Northern Black Widow Is Rare In Wisconsin, But Sightings Spiked In 2017
Wisconsinites encountering spiders they might find threatening often wonder if they've found either a brown recluse or black widow spider. Wisconsin is home to approximately 500 species of spiders, but they are essentially all harmless, beneficial creatures that provide an astonishing amount of free pest control. While the state is outside the native range of the horribly misunderstood but still dreaded brown recluse spider (Loxosceles reclusa), it is actually home to a native black widow species — the northern black widow (Latrodectus variolus).
In Wisconsin, these spiders are rare and have been documented in fewer than 10 counties. Most Wisconsinites will go their entire lives without seeing a northern black widow out in nature, and those who are lucky enough to spot one of these elusive creatures will almost certainly encounter a lone individual. In contrast, there are several other widow spiders that can be much more common in other parts of the United States.
The vast majority of black widow reports in Wisconsin are from counties in the east-central part of the state. Door County historically stands out as having the most confirmed sightings and perhaps could be considered Wisconsin's black widow "capital" — although only a few sightings occur in most years.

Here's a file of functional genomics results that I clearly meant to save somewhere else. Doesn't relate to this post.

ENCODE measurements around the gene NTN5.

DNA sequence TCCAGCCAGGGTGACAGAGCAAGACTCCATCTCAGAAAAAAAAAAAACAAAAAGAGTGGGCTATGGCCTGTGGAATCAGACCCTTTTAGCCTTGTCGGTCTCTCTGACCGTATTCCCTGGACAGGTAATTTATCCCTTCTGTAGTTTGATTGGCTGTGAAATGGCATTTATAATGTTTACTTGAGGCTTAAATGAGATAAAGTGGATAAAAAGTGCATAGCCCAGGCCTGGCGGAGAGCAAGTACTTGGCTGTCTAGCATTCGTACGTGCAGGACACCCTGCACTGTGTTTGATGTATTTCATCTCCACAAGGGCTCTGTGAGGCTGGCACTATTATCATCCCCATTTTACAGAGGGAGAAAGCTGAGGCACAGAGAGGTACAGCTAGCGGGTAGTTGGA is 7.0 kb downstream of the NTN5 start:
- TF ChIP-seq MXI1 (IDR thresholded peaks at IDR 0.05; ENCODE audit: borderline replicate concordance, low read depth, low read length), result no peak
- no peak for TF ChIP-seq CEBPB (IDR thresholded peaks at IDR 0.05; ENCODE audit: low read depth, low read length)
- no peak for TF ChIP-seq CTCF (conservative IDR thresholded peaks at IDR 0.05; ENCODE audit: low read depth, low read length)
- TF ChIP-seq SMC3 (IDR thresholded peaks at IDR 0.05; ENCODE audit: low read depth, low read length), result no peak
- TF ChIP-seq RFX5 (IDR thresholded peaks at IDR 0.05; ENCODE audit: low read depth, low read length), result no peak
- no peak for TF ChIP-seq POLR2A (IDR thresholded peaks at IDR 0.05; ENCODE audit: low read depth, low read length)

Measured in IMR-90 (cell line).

The northern black widow doesn't seem to reside farther north under natural conditions, which suggests an inability to survive the colder winters in the northern part of the state. Along these lines, Door County's unique geography and the moderating effects of Lake Michigan may explain why the majority of reports come from that part of Wisconsin.
Similarly, other confirmed reports of the northern black widow tend to be from nearby counties that also border Lake Michigan. Away from the lake, northern black widows have also been documented in prairie areas in Sauk, Crawford and Grant counties, where the microclimate on south-facing slopes may favor their survival.
While the University of Wisconsin-Madison Insect Diagnostic Lab typically receives one or two reports of black widow spiders each year, 2017 stood out in the sheer number of reported sightings. Mike Draney, an arachnologist at UW-Green Bay, works with the lab to monitor spider species like the black widow. During some stretches of 2017, he exchanged reports of black widows with the lab once or twice a week! The reports generally came from Door County and nearby areas, but these spiders were also documented in Brown County and Sheboygan County for the first time.
Winter weather patterns might explain the distinct bump in northern black widow sightings. Leading up to 2017, Wisconsin experienced two consecutive mild winters, which might have favored insects, spiders and other creatures that fare better in slightly warmer climates. While the state did see an increase in reports, it's not yet known if that trend will continue in 2018 following the most recent, colder winter season.
University of Wisconsin-Extension entomologist PJ Liesch is director of the University of Wisconsin-Madison Insect Diagnostic Lab. He blogs about Wisconsin insects and can be found @WiBugGuy on Twitter.